Growing Olives in Zone 7?

By on November 30, 2012

Olive trees are so beautiful that of course gardeners in all zones want them.

USDA Zone 7 is typically considered too cold for olive trees.

But we’re gardeners, which means we want to grow beautiful trees that aren’t recommended for our zones. That goes both ways too—for every New Yorker wanting a Meyer lemon tree we have a Southern Californian longing to grow Bartlett pears.

Tricia plants an olive tree in our latest video and that probably has you fired up about the beautiful and long-lived trees, with their crop of health-giving fruit.

Here’s how to push the envelope for olives in your climate.

Classic ways to find warmth for olives in your zone

Find the warm microclimates on your property
Microclimates are the hotter and cooler parts of your landscape.

Tips for locating warm microclimates:

Up against the wall
Heat will reflect from a south or west-facing wall of your house, outbuilding or wooden fence. The stored heat from the daytime will continue to warm the tree at night, raising the temperatures by several degrees. Plant an olive near one of those structures (allowing room for mature olive tree branches and good air circulation around the tree).

Facing south or west
Garden areas that get full southern exposure are the warmest parts of the landscape. Western exposures come next as hot spots. An eastern exposure captures morning sun, but is shaded in the afternoon, so there is not enough additional heat to really create a warmer microclimate.

Higher is better
The upper part of a slope will be warmer than the lower part. Cold air heads down hills and into valleys, bringing cooler temperatures and increased potential for frost.

Choose olive varieties that are cold-tolerant

Typical olives trees will be damaged by temperatures below 17F and may not survive temperatures below 10F.

A few varieties are a bit tougher and more likely to make it through cold spells. If you’re in USDA Zone 7, we recommend Mission and Arbequina olive trees.

Baby the olive trees through cold spells

A reliable, temporary measure for protecting your olive tree in a cold spell is to use floating row cover fabric like Agribon as a shield over the tree.

An unusual cold-proofing method is suggested by the Texas Olive Council, “To protect from the cold, mound trees with about 18 inches of soil on the trunk until they reach the age of five. Soil should be mounded in November and removed in late March.”

Grow olives in containers
A sure-fire way of controlling the climate is to grow olive trees in containers (they adapt well to that life). Either seasonally, or during cold spells, move the containers under the eaves of your house, or into a structure where the olives will remain at comfortable temperatures.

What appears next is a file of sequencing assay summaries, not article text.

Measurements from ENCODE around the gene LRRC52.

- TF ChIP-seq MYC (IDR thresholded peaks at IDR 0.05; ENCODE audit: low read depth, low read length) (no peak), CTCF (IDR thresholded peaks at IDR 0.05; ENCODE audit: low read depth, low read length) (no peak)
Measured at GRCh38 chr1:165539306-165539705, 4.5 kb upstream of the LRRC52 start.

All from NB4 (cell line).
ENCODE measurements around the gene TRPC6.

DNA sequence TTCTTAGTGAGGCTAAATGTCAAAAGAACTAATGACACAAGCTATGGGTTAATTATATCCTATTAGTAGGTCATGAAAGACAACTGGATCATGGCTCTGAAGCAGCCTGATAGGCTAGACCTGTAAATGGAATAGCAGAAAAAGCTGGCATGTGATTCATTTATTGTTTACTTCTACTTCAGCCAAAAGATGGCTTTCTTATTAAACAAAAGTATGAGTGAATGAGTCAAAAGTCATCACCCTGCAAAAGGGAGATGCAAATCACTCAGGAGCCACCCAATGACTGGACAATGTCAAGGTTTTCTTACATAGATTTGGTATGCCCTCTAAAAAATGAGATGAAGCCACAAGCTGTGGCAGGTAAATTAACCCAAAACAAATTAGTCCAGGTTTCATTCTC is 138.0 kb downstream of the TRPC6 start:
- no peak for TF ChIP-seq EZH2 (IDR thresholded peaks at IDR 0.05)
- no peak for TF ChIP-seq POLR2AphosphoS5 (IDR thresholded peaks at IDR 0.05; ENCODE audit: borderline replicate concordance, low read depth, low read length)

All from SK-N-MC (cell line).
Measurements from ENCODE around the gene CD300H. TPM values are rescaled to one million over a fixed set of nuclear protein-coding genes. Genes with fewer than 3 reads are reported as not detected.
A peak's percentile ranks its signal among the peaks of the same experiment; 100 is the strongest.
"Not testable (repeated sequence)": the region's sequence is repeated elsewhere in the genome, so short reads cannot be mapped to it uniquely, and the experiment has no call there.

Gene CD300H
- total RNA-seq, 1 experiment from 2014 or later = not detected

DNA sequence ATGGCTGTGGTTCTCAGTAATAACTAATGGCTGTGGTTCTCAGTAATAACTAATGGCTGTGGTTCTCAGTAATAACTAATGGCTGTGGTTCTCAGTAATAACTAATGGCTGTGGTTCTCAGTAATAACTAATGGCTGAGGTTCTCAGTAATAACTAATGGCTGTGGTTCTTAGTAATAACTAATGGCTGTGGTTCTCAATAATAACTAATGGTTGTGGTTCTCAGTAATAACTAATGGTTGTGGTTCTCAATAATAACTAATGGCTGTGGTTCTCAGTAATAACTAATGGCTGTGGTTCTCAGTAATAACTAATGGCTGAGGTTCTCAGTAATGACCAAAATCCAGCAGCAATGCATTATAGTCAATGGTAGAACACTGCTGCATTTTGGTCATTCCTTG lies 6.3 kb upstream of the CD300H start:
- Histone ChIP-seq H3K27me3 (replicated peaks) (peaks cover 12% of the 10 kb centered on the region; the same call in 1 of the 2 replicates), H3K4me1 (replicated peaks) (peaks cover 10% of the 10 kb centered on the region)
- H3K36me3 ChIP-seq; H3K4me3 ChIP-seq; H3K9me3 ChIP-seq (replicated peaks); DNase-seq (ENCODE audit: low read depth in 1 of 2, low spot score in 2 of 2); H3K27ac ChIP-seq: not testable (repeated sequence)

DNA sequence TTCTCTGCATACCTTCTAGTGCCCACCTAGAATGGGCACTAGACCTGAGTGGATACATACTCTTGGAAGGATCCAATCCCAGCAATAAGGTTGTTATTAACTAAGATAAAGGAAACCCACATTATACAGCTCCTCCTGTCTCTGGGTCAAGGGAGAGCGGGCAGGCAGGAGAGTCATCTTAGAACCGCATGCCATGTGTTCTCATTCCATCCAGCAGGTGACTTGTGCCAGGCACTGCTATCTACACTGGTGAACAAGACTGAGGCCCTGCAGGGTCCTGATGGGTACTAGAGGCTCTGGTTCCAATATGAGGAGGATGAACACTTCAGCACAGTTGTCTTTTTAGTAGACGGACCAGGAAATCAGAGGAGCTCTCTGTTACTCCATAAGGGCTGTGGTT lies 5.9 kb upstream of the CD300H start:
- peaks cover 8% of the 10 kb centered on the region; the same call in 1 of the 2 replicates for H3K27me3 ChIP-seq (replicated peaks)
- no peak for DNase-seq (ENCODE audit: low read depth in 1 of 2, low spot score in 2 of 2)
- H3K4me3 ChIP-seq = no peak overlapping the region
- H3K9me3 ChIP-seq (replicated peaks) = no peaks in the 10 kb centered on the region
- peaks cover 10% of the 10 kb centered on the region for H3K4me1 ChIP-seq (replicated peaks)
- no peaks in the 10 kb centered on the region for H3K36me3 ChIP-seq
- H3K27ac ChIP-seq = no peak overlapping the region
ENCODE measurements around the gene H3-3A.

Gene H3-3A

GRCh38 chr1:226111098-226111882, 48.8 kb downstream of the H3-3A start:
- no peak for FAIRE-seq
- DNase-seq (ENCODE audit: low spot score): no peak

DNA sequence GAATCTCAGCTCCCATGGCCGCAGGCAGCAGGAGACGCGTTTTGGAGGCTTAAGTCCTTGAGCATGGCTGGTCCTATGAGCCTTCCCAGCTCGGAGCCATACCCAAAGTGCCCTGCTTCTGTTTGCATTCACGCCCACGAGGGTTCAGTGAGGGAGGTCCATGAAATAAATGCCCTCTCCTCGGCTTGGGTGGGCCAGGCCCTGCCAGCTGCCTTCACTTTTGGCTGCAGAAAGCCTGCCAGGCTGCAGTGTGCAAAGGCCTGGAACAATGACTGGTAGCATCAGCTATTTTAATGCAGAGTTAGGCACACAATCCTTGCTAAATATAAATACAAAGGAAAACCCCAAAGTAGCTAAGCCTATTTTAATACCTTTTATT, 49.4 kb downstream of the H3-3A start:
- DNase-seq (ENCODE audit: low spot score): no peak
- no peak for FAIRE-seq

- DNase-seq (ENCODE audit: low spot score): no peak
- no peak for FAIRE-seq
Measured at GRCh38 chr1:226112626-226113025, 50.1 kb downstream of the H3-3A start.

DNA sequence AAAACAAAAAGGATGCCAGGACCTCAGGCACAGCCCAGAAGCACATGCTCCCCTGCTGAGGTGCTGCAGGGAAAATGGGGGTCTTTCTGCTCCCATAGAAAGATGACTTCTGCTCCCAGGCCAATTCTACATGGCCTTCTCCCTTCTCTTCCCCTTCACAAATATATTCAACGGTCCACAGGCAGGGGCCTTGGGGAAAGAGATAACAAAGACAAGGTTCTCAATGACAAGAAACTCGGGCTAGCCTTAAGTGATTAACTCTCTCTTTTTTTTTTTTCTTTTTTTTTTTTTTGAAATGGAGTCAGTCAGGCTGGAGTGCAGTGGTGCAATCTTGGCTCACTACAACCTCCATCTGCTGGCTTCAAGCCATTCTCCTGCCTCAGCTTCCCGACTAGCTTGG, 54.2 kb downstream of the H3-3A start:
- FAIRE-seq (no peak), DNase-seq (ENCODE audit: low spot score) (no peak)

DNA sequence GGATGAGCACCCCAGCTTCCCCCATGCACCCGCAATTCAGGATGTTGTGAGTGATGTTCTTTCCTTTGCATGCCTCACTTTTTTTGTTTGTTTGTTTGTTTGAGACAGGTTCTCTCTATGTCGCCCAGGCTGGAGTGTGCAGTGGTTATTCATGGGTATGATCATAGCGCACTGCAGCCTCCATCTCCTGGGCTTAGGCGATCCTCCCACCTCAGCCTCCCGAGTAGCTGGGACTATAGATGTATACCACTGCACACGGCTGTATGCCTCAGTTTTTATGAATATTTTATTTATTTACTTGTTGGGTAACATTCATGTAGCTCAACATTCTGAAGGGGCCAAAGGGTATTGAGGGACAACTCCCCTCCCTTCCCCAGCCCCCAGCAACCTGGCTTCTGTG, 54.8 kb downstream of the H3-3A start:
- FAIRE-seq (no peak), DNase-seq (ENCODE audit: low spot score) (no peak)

With a combination of warm microclimate, a proper variety, and safeguards during cold spells you should be able to grow olives in Zone 7.

  Comments (6)

S

If I potted my olive tree and keep in a green house during the mid December until after the last freeze will I be able to grow olives in zone 6b?

Posted by Stan Kauling on Oct. 26, 2017 at 7:01:30 PM

Stan, it could work as long as your greenhouse will stay above 20°F. The tree could survive and thrive in a large pot or half wine barrel.

Posted by Suzanne at GrowOrganic.com on Oct. 27, 2017 at 2:59:28 PM

E

I have an olive I have been growing for several years in a pot in Zone 7a.  I bring it inside in a greenhouse-type area beneath my deck for each winter.  I would like to plant it out on a south facing protected wall and was thinking I could build a temporary hoophouse-like structure on the wall that I could take down each spring.  Would that possibly work?  I think it would stay warm enough but would it get too hot on warm days?  I do protect a fig in this same area each year but it is wrapped and insulated top to bottom with leaves.  I can’t do that with an olive can I - because that would be easiest?  Any thoughts

Posted by Eric Deaver on Feb. 06, 2018 at 1:03:39 PM

Eric, you may be ok with planting on a south facing location, but be careful how close you plant it to the wall, olives can get pretty good size. You may be able to get away with just wrapping the tree with a frost blanket on the coldest nights. It just depends on how cold the nights get. The most critical time would be the first year you put it out, so wrapping it is a great idea.

Posted by Suzanne at GrowOrganic.com on Feb. 09, 2018 at 10:53:51 AM

E

Thanks for the response. When I wrap my fig, it first goes dormant (loses leaves) and it stays wrapped until spring when it leafs out again. Will the olive react the same way or would I have to cover and uncover it over the entire winter depending on temps?  It dips to single digits here for brief periods at night for a few days at a stretch every winter. Otherwise hovers in the 25-35 range for lows most of the winter.

Posted by Eric Deaver on Feb. 09, 2018 at 11:08:58 AM

Eric, well it kind of depends on what variety of olive you have. As stated in the article above, most olives will be damaged by temps lower than 17F and will most likely die below 10F. I think you would be ok to wrap it and keep it wrapped.

Posted by Suzanne at GrowOrganic.com on Feb. 09, 2018 at 11:16:11 AM

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